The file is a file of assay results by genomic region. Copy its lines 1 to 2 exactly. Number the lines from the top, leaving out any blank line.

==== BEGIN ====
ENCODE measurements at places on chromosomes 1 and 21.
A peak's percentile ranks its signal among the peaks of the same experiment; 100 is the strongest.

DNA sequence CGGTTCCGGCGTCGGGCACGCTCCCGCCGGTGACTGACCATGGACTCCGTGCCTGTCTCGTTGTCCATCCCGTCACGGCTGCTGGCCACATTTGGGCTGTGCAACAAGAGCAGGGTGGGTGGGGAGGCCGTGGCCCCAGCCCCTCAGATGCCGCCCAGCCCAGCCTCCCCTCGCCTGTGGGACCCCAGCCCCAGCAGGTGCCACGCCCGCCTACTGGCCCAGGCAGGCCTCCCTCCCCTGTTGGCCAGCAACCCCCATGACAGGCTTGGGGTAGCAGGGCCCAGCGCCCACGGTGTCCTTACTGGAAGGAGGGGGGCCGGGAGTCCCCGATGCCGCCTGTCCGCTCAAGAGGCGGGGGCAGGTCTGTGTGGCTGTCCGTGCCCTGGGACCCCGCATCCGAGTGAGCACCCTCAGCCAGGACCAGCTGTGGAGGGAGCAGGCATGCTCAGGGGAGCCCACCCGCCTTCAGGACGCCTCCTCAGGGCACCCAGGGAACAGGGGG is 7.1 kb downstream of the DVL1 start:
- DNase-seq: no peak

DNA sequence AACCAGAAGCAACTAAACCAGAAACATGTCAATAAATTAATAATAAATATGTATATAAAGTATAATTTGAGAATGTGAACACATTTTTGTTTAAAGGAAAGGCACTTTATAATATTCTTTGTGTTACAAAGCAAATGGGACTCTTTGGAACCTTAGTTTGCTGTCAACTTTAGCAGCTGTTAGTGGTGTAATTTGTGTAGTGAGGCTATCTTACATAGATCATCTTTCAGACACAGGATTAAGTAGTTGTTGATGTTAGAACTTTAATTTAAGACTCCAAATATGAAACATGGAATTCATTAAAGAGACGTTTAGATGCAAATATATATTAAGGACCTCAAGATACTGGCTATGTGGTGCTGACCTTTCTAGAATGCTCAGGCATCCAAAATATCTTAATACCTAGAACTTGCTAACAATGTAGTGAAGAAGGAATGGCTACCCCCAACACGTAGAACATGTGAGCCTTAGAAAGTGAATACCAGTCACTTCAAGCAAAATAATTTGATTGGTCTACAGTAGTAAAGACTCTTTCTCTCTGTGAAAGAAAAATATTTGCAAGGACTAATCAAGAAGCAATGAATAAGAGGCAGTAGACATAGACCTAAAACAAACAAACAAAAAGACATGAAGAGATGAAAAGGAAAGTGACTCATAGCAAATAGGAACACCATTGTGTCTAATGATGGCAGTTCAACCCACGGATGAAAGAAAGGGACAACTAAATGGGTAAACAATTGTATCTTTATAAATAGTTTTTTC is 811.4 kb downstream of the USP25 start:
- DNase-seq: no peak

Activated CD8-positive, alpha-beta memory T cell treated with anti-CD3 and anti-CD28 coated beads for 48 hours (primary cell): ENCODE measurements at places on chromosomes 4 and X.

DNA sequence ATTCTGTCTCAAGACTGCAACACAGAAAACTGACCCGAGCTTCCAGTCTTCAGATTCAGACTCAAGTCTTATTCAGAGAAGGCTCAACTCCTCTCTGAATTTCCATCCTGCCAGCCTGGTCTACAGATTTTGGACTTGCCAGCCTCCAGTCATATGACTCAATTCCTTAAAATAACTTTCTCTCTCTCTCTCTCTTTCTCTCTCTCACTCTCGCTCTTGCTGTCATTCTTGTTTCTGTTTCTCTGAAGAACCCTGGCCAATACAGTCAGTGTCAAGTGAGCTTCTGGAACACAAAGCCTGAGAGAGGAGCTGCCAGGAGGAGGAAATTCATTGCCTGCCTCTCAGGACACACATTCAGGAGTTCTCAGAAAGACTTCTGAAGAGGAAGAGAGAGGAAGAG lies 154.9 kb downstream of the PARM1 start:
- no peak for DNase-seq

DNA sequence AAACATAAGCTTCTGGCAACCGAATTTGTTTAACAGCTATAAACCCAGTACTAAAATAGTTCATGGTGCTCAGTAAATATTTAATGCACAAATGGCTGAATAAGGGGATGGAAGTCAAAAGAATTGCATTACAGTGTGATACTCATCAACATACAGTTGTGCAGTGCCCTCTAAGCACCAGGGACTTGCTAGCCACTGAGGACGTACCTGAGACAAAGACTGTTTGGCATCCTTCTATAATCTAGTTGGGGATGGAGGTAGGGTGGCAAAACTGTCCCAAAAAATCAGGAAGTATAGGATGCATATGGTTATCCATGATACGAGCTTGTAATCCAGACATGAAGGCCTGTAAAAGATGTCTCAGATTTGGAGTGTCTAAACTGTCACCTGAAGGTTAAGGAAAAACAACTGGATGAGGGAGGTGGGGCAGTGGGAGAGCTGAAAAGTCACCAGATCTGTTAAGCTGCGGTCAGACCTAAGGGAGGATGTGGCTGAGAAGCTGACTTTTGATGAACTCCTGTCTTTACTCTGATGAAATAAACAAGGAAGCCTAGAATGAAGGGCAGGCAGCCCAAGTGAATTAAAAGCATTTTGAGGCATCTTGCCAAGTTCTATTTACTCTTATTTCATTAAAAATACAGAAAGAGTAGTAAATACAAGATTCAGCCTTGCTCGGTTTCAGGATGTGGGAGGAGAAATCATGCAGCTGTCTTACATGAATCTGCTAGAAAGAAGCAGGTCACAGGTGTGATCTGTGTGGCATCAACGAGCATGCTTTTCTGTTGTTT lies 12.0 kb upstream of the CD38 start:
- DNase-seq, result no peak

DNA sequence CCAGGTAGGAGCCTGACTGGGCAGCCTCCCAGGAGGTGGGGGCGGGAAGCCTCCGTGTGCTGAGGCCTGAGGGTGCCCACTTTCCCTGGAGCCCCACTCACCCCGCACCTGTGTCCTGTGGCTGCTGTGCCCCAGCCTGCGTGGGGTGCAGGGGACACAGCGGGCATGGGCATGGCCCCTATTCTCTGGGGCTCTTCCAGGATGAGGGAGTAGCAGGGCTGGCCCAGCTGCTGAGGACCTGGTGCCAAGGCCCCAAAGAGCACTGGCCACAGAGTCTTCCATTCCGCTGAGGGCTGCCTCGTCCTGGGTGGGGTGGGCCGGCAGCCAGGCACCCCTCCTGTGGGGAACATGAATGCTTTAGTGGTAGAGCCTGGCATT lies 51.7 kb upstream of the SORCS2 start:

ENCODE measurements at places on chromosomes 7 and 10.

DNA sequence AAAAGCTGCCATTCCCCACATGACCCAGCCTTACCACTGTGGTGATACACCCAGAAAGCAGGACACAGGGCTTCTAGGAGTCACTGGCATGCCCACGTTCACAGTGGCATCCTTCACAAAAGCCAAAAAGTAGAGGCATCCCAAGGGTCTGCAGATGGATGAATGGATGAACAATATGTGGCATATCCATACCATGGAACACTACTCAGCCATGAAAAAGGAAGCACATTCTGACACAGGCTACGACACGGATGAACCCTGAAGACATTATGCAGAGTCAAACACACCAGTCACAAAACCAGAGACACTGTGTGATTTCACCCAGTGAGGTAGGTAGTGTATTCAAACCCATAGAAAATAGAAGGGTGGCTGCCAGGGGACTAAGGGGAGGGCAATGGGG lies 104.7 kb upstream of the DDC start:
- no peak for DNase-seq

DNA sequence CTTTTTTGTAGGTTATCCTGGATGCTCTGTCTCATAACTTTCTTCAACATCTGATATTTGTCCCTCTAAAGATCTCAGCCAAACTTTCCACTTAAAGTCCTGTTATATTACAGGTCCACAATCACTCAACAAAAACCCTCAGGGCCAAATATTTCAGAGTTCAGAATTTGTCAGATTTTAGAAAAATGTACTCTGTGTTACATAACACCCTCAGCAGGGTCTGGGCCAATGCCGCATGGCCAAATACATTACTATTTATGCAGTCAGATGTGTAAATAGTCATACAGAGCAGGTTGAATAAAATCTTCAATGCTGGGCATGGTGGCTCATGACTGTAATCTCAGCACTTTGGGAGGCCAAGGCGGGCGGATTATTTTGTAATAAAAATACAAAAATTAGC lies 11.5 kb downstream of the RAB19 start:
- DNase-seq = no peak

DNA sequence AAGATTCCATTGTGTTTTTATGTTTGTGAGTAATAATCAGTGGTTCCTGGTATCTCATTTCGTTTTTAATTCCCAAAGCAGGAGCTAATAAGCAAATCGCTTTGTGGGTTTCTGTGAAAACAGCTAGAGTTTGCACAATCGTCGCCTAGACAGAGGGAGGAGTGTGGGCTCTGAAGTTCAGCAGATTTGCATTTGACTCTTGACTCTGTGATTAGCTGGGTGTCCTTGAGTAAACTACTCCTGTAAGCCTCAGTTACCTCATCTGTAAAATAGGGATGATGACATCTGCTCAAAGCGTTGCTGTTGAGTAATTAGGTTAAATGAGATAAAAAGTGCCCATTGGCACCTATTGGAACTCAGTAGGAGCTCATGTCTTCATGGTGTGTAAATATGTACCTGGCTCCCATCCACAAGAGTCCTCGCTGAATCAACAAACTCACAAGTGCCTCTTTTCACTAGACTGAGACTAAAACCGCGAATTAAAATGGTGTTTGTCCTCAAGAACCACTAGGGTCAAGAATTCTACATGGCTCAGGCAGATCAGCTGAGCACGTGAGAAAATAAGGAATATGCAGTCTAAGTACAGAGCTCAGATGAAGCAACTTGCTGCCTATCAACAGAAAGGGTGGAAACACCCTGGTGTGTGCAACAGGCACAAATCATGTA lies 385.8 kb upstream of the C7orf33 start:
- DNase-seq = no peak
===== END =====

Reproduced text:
ENCODE measurements at places on chromosomes 1 and 21.
A peak's percentile ranks its signal among the peaks of the same experiment; 100 is the strongest.